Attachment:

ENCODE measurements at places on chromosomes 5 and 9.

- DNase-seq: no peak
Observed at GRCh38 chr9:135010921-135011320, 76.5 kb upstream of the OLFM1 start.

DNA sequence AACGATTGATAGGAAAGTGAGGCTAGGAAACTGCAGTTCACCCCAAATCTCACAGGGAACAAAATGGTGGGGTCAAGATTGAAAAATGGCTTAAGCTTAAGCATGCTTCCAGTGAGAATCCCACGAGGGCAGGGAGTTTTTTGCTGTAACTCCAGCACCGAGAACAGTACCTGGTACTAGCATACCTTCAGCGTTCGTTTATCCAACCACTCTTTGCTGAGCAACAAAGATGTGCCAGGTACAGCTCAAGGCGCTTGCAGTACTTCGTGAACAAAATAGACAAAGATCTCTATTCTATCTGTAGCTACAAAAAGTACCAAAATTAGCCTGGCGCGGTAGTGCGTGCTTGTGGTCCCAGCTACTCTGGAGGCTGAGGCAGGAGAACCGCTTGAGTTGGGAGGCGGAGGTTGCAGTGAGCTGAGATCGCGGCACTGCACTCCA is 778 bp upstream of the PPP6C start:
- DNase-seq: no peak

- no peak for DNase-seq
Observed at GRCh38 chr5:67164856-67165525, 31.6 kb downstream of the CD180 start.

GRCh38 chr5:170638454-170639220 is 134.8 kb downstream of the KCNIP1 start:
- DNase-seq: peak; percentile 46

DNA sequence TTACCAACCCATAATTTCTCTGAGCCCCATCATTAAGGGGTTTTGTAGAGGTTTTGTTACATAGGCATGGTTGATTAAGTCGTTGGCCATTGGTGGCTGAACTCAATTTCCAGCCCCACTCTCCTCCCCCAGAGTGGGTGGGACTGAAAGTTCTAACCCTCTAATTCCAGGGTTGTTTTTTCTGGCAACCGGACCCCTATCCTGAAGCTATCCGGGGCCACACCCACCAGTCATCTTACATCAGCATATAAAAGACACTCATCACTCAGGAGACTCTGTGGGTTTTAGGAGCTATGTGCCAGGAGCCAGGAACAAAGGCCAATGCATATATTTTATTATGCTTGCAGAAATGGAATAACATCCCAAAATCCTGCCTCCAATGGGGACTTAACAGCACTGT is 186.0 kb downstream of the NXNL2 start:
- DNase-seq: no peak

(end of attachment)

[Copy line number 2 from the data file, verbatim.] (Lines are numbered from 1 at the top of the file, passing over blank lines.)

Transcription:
- DNase-seq: no peak